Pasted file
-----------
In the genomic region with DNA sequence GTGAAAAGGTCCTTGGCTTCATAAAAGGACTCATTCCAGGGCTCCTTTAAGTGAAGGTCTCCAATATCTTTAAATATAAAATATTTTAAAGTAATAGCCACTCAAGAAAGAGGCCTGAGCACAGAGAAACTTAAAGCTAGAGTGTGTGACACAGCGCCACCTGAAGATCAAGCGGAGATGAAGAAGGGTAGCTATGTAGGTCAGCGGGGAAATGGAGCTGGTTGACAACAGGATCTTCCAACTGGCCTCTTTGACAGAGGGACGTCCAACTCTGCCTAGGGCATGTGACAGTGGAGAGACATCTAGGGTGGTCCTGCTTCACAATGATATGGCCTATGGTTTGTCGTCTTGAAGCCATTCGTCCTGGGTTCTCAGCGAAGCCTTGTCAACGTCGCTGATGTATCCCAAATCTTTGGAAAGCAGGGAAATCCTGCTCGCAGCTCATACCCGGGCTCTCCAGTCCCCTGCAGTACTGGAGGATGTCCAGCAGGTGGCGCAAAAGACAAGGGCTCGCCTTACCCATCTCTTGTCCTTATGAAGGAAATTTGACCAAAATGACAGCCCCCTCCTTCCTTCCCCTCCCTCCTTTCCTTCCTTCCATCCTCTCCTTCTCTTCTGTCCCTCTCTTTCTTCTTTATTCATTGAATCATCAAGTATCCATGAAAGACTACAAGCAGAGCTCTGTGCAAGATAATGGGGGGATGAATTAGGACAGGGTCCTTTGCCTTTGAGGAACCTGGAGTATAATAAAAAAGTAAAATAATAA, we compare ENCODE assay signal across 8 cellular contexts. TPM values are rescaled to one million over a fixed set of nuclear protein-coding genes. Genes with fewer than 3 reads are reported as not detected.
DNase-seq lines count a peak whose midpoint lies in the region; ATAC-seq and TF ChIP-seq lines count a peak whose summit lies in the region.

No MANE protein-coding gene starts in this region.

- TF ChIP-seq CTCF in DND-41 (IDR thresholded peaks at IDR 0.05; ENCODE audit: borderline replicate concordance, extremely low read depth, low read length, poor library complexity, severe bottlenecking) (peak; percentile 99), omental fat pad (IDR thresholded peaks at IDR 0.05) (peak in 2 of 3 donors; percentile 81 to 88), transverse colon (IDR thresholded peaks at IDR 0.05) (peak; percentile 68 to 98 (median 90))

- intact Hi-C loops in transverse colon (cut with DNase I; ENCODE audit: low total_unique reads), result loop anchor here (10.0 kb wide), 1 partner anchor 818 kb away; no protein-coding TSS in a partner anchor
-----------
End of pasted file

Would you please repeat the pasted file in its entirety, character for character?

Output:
In the genomic region with DNA sequence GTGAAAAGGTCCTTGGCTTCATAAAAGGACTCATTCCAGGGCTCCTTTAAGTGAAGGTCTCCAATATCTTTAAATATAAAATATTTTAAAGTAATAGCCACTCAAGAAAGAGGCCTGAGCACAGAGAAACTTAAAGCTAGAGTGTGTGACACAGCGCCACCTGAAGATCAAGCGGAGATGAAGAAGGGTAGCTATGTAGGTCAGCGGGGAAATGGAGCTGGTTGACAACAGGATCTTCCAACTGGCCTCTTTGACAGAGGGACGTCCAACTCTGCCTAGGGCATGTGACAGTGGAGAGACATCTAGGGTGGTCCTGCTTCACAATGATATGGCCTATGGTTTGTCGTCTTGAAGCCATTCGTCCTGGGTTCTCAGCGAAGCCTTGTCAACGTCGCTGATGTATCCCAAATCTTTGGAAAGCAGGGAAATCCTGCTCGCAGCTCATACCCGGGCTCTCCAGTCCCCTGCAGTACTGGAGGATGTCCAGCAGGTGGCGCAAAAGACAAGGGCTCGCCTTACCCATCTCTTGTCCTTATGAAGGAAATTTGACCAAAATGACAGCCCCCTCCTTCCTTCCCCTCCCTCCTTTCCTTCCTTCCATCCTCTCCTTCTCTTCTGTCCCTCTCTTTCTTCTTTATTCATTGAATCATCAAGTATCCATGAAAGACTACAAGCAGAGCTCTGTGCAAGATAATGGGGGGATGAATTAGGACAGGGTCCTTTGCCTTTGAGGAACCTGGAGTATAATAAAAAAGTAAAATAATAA, we compare ENCODE assay signal across 8 cellular contexts. TPM values are rescaled to one million over a fixed set of nuclear protein-coding genes. Genes with fewer than 3 reads are reported as not detected.
DNase-seq lines count a peak whose midpoint lies in the region; ATAC-seq and TF ChIP-seq lines count a peak whose summit lies in the region.

No MANE protein-coding gene starts in this region.

- TF ChIP-seq CTCF in DND-41 (IDR thresholded peaks at IDR 0.05; ENCODE audit: borderline replicate concordance, extremely low read depth, low read length, poor library complexity, severe bottlenecking) (peak; percentile 99), omental fat pad (IDR thresholded peaks at IDR 0.05) (peak in 2 of 3 donors; percentile 81 to 88), transverse colon (IDR thresholded peaks at IDR 0.05) (peak; percentile 68 to 98 (median 90))

- intact Hi-C loops in transverse colon (cut with DNase I; ENCODE audit: low total_unique reads), result loop anchor here (10.0 kb wide), 1 partner anchor 818 kb away; no protein-coding TSS in a partner anchor